But, personally, I’ve never really felt (and still don’t) like I am part of the SF&F community, generally. And this is mainly because I perceive (this is my own biased perspective) a fairly adamant political nature about this community that I don’t really relate to.
So I’m pleasantly surprised and pleased to read a post like this one.
I’m not really criticizing the political nature of the genre community–I’m just not there.
The need for some to politicize everything is really pathetic and is particularly obnoxious in regards to smug critiques of older works in light of this historical blip known as post-modern Western culture. Fiction, at least for rational people, extends beyond Donkeys vs Elephants.
Reminds me of the story about a patient whose psychiatrist showed him the Rorschach blots and concluded he was obsessed with sex — and he protested that the psychiatrist had showed him all the dirty pictures.
Spot on! Great post!
I think any story is going to express the values of the writer, intentionally or not. So it will have a ‘message’ regardless….sorry, I’ll have to get back to you. Our top operative, Athena – yes, yes, a woman, but also a genetically enhanced super-soldier – wants me to transmit a blue-print for the ventilation system on Luna III asap. It’ll only take a minute. Now where was I? Yes, yes. Whether the values/message expressed through the story and the characters in it are conservative or not – well, that’s really a matter of context, isn’t it? Is Epic Fantasy more conservative (in terms of gender stereotyping and sexual mores) than SF? In my opinion…Goddammit! Athena! You’re exceeding mission protocols again! Athena? Athena? Great. She loves him, so we know she’s motivated, but does she have to kill every bloody thing that crosses her path? Is that her idea of a rescue mission? A massacre? And what’s a poor (if near omnipotent) AI to do?
@aonghus Fallon – ROFL
Yes, we all write within our world view. However the more it diverges from reality, the less seriously readers take it.
Regarding gender stereotyping. Violence isn’t the only agency. The roles in Medieval Fantasy in particular are often going to be the traditional ones. How the characters work within these, or are constricted by them, however, is what counts.
A lot of the louder politics is to do with the mechanics of self-policing Fandom at conventions etc. “Misogyny”, for example, suddenly becomes a pressing and personal issue when an incident of harassment or creepiness can spoil your weekend.
Much of the political blogging about books reflects how college graduates have been taught they should relate to books.
Otherwise, political blog posts reflect the fact that people only bother to blog about stuff when they feel strongly about. This can make it seem everybody is fierce all the time.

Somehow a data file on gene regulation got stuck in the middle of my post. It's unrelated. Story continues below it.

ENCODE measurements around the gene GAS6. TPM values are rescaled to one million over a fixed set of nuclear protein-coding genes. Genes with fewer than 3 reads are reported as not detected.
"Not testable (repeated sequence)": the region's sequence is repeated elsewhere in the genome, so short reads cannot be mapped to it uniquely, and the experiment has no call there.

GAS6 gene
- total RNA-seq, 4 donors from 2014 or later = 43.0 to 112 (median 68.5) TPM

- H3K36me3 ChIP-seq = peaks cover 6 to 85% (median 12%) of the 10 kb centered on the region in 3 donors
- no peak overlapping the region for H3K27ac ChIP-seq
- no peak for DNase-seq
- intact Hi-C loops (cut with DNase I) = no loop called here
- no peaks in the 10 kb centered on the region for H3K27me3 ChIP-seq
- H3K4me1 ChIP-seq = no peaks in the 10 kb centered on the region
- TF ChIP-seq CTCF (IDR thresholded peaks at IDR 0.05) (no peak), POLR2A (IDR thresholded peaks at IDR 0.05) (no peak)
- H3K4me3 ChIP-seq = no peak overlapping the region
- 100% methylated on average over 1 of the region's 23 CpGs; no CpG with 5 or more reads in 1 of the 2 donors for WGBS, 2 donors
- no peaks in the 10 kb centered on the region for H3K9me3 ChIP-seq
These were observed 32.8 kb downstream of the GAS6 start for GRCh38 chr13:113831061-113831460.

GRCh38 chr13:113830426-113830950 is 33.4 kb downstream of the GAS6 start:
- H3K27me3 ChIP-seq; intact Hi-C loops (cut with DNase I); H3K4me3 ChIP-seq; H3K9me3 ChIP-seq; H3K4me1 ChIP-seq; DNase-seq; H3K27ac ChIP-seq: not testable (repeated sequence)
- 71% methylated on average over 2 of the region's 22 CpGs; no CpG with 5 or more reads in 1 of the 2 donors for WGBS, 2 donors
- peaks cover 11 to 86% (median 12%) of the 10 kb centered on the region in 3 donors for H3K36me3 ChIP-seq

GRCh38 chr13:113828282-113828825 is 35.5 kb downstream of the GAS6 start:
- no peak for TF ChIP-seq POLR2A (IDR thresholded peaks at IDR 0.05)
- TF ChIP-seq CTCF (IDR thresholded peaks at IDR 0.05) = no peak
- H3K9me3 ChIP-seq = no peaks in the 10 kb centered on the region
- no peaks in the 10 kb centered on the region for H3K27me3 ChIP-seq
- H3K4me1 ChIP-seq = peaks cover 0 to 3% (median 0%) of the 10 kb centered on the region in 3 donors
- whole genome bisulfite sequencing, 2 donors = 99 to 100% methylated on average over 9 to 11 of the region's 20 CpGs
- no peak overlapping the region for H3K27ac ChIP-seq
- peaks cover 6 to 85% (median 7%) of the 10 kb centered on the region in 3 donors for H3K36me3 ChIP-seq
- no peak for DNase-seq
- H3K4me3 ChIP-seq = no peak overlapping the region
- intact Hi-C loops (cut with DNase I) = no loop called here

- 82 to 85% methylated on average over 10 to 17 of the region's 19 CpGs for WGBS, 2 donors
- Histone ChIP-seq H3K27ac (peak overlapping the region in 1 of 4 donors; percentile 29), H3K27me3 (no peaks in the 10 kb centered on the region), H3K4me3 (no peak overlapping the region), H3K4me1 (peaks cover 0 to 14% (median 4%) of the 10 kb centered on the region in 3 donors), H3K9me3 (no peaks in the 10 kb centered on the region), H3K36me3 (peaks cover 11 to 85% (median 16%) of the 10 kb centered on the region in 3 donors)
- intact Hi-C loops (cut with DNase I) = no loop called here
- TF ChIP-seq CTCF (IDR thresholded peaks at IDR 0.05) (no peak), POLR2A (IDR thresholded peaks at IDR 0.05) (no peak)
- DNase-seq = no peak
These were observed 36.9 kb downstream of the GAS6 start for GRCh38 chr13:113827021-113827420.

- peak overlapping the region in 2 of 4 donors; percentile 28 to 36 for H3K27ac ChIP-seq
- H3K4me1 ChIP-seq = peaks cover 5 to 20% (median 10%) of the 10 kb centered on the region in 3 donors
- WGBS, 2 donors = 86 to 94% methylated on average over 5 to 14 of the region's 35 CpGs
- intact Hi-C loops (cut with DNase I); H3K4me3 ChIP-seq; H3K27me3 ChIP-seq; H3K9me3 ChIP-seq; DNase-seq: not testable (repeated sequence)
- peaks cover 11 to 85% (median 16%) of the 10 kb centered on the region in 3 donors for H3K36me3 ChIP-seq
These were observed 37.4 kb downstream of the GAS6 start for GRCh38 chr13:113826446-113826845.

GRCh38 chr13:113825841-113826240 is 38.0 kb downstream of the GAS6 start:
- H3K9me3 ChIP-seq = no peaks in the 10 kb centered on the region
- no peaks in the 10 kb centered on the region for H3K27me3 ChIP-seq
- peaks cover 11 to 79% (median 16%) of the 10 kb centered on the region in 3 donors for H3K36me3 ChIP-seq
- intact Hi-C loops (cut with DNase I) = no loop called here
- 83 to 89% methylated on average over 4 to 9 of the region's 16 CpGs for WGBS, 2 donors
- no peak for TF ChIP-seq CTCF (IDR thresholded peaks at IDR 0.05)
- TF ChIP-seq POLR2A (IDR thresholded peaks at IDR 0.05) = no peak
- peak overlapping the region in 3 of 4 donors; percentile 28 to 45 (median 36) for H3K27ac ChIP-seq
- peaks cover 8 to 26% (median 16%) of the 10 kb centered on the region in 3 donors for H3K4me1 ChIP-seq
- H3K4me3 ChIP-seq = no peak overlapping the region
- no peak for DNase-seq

My experience of online Fandom is that I count a wide variety of people as friends. The Internet is a great humaniser.
In a lot of sci fi and fantasy, violence is portrayed as the solver of problems. This is like a lot of mainstream popular fiction.
But not all sci fi and fantasy follows this path.
Dead of Winter by Lee Collins and Prince of Thorns by Mark Lawrence are two quite different takes on how violence affects people.
Tolkien fought in the trenches of WW1, and Lord of the Rings does not shy away from mass violence, but in the end the battle is a moral won, and victory is obtained by determination and strength of purpose, with pity being a crucial factor right at the end.
And all these things exist in the real world.
It’s also interesting to contrast the Hornblower books with the Sharpe series re differing value systems. The Hornblower books extol the virtues of the thinker over the man of action. Hornblower is brave when he has to be, but we respect him primarily for his quiet intelligence, whereas Sharpe is very much a man’s man.
Again, both are realistic (though Sharpe is preternaturally lucky, this is can be written off as Survivor Bias).
I’m honestly not buying your argument. While most readers probably don’t read much further into a text than the escapism level, not all readers are content with merely “the clash of steel and the roar of dragons.”
Is medieval fantasy inherently conservative? That depends on the politics being discussed. Are we talking about the donkey and the elephant or that more nebulous and ever present politics? Humans are political animals. When a writer creates a work of fiction, his or her view of the world is reflected in the text. And when a reader reads that text, his or her view of the world is affirmed, challenged, troubled, etc.
For me, a good portion of the enjoyment I get from a work of fiction is to figure out the themes of a text whether by Faulkner, Lee, Atwood, Tolkien, Martin, Williams, etc.
I think Fantasy is apolitical not because you can’t put in political content, but because doing so is *ineffective*. Readers either treat it as part of the escapist dislocation or else – like you – make a parlor game of it.
However, I do agree that one’s politics can determine the focus of the authorial camera and that this can challenge or trouble the reader’s world view.
Even so, the reader response is not guaranteed to be that the author wishes. In the real world, we all know what Hiroshima looked like but our responses range from: “Heck, losing a nuclear war is bad, better glass the other guy first” to outright pacifism.
The main established political ideologies all face the same realities and yet offer different answers.
My knee-jerk reaction is to say that all epic fantasy is political, because it’s the intrigue, assassination, and struggle to gain (or keep) the throne that makes so much of it interesting.